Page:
Senators Call for Antitrust Panel to Evaluate Kroger-Albertsons Merger
The proposed $25 billion Kroger-Albertsons merger is already running into significant opposition from progressive lawmakers and others, according to CNN. A Senate antitrust panel will hold a hearing next month on the Kroger-Albertsons merger focused on how the deal could impact competition in the grocery industry. This comes after several senators raised concerns and called on the Federal Trade Commission (FTC) to block the deal, including Sen. Elizabeth Warren of Massachusetts; Sen. Bernie Sanders of Vermont; Sen. Amy Klobuchar of Minnesota; Sen. Mike Lee of Utah; Sen. Cory Booker of New Jersey; and Sen. Richard Blumenthal of Connecticut.
Kroger's acquisition of Albertsons, which the companies expect to complete in 2024, would combine two of the largest grocers in the United States. To satisfy regulators, Kroger and Albertsons plan to form an Albertsons subsidiary dubbed SpinCo that would be spun off to Albertsons shareholders just before closing of the transaction and operate as a stand-alone public company.
Total Retail's Take: It's not surprising that this proposed merger of two giants in the grocery sector is raising antitrust concerns. The deal would reflect a further consolidation of America’s supermarket industry. “More mergers and less competition would mean even higher prices — and layoffs for employees,” Sen. Warren said on Twitter, whose concerns who were echoed by many.
Rodney McMullen, Kroger chairman and CEO, said in a press release the merger will bring together "two purpose-driven organizations to deliver superior value to customers, associates, communities and shareholders. This merger advances our commitment to build a more equitable and sustainable food system by expanding our footprint into new geographies to serve more of America with fresh and affordable food and accelerates our position as a more compelling alternative to larger and non-union competitors."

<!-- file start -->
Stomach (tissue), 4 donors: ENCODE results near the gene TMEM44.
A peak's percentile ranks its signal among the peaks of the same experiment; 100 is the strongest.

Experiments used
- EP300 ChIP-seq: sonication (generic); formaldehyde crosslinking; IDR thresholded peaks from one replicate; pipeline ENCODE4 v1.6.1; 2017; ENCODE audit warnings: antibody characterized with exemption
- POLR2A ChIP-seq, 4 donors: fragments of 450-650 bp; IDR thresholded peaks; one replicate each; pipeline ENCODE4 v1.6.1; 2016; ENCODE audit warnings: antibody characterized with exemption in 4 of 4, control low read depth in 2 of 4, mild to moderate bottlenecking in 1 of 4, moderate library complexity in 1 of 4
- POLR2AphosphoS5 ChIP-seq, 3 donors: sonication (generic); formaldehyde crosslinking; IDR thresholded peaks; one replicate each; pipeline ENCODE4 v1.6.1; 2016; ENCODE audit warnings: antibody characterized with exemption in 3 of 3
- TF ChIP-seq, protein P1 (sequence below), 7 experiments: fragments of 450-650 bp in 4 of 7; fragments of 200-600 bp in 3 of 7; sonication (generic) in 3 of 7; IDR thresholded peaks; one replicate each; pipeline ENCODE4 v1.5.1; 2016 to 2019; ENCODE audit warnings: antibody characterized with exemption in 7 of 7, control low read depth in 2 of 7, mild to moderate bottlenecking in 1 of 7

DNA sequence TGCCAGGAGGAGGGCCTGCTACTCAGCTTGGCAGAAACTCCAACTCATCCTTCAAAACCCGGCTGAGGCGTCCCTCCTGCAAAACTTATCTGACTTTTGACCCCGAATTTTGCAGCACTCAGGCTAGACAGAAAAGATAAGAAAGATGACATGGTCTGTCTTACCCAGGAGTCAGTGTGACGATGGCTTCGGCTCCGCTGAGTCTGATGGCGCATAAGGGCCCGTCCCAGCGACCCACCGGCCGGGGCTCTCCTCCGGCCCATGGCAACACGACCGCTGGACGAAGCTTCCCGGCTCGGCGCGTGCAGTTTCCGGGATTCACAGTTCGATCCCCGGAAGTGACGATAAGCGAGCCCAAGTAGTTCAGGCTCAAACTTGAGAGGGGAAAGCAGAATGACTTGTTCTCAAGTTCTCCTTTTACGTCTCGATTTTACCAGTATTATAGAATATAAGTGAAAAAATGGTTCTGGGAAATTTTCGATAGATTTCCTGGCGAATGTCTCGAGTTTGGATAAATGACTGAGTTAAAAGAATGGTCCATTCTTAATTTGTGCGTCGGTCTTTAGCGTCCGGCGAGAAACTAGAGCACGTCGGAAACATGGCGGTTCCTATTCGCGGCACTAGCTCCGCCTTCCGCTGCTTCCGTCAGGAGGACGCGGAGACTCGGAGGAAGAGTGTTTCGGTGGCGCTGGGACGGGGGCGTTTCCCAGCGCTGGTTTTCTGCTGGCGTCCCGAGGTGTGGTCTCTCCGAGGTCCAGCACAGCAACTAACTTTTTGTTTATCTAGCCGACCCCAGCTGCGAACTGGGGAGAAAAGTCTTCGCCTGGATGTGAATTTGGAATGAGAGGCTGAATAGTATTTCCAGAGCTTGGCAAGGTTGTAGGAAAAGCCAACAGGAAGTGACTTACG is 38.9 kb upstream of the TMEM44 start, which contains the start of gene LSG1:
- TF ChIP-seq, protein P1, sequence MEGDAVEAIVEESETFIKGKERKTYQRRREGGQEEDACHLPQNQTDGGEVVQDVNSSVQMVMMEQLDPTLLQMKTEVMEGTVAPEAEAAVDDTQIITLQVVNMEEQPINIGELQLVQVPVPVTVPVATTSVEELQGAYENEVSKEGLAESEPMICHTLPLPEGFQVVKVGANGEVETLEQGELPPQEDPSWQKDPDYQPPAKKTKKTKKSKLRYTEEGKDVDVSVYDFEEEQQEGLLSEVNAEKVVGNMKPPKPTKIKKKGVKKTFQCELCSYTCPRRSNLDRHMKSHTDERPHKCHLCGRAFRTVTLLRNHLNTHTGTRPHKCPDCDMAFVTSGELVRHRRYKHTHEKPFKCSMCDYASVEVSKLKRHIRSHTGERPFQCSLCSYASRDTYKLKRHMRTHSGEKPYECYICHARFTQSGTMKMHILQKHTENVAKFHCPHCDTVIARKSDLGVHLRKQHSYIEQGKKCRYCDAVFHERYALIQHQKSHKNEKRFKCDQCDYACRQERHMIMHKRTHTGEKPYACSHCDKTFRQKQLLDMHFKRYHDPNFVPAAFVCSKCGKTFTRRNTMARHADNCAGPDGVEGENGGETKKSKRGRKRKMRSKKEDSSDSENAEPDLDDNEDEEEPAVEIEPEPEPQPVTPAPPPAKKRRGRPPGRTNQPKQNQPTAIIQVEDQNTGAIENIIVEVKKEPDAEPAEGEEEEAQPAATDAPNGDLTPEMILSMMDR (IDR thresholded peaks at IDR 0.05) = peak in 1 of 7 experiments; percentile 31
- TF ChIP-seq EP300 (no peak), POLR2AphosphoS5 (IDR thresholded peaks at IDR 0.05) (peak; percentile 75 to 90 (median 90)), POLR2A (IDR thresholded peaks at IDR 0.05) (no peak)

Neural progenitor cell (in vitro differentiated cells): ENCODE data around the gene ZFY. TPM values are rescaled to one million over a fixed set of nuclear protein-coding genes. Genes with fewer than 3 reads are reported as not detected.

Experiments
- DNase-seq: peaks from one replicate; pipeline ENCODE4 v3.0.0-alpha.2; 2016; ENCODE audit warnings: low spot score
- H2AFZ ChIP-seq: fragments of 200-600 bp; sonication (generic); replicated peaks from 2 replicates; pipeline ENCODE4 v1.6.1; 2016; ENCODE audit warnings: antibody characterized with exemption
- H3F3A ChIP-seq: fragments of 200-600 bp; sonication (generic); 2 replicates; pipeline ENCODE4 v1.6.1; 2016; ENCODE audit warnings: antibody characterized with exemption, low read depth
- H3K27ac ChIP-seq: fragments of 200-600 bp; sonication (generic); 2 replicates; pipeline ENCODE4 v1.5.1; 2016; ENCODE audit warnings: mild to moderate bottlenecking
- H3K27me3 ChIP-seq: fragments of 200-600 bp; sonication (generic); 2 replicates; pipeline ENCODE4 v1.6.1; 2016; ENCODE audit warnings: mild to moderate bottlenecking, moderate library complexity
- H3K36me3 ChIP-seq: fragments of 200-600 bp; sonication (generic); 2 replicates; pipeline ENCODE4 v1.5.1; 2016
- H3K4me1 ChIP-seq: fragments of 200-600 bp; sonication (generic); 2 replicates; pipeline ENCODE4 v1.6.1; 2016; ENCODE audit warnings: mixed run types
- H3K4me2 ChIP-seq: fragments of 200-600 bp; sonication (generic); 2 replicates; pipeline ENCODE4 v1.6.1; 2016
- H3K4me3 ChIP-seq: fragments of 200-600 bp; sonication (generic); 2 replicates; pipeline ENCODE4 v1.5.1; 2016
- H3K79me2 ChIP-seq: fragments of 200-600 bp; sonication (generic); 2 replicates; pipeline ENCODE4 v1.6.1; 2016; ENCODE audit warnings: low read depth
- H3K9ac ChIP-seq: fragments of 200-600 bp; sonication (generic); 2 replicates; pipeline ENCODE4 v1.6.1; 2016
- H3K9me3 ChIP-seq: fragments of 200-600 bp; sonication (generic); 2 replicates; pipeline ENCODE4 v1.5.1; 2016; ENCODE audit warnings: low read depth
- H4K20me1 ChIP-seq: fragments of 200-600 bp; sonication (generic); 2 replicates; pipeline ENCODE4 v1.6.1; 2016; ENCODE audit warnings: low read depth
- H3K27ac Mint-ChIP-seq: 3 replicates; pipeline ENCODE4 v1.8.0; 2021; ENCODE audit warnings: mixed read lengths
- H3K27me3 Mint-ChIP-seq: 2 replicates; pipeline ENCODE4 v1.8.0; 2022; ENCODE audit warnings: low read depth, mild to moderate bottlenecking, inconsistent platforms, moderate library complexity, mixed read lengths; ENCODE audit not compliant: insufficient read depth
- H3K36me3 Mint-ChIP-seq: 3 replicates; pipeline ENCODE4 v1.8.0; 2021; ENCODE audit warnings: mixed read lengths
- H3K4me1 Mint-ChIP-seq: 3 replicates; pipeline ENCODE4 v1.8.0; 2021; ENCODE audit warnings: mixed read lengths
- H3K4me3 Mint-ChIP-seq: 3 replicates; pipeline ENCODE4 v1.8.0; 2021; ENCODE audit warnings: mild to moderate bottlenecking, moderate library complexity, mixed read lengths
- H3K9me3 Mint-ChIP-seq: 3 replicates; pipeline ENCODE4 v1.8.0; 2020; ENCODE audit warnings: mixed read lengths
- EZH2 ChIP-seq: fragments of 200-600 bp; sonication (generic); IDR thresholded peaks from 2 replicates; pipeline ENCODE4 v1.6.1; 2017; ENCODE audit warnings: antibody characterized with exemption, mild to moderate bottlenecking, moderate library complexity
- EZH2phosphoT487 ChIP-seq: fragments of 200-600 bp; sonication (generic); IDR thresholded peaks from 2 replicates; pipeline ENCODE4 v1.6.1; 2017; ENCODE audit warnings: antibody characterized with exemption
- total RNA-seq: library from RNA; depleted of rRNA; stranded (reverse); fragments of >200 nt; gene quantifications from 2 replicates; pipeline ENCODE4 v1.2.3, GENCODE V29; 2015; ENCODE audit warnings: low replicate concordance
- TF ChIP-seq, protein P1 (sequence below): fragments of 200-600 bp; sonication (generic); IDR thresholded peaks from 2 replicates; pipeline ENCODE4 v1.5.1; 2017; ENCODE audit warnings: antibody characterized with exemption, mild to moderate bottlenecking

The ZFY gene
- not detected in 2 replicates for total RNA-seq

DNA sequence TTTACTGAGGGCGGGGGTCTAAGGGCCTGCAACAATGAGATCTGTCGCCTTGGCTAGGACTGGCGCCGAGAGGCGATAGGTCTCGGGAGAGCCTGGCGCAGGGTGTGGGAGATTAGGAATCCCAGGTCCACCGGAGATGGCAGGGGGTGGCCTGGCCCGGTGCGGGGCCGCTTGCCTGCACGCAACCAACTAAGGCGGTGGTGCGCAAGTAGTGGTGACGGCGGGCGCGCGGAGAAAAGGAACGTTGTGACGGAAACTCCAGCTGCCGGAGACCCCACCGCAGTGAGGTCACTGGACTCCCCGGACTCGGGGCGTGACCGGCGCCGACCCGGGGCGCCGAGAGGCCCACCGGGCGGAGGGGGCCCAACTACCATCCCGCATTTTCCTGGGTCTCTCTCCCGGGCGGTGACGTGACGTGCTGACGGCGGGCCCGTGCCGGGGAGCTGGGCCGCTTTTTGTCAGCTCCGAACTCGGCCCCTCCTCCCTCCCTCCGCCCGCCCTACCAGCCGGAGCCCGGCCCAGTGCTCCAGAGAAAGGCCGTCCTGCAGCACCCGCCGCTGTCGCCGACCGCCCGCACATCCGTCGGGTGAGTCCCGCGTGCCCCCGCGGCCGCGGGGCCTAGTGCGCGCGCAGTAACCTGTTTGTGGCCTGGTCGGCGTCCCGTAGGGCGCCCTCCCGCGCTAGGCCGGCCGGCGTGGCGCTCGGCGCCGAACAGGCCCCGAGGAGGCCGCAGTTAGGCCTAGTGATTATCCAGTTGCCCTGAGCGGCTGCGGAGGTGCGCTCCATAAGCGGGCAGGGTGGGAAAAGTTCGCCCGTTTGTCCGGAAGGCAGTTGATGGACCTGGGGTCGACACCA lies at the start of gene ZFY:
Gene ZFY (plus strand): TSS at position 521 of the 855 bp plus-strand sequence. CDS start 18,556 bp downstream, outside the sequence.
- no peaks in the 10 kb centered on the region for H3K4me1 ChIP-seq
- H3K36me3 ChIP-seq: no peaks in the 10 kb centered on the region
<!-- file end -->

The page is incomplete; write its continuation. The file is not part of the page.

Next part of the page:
Kroger and Albertsons were prepared for the deal to land under a microscope, including potential divestiture plans in its announcement of the acquisition. However, Albertsons' divestitures as a remedy for antitrust concerns haven't been successful in the past. In 2015, Albertsons merged with Safeway and sold off 146 stores to Haggen, a smaller chain, to appease regulators. But Haggen struggled to integrate the Safeway stores and spiraled into bankruptcy. Albertsons then bought back dozens of the same stores it had previously sold to Haggen in bankruptcy court. That failed move was noticed by FTC Chair Lina Khan, who is likely to be more wary of the grocery retailer's spinoff plans this time around, according to CNN. The retail industry will surely be watching the Kroger-Albertsons antitrust proceedings carefully in the coming weeks, in anticipation of a huge shakeup in the grocery sector.
Kristina Stidham is the digital content director at Total Retail and sister brands Women in Retail Leadership Circle and Women Leading Travel & Hospitality at NAPCO Media. She is passionate about digital media and handles video, podcast and virtual event production for all brands. You can often find her at WIRLC, TR, WLT&H or industry events with her camera and podcasting equipment—or at home on Zoom—recording interviews with thought leaders and business executives.
Kristina holds a B.A. in Media Studies and Production from the Temple University Klein College of Media and Communication in Philadelphia. Go Owls! When she's not in the office, she loves to go on long walks, sing around the house, hangout with her family and two pet guinea pigs, and travel to new places.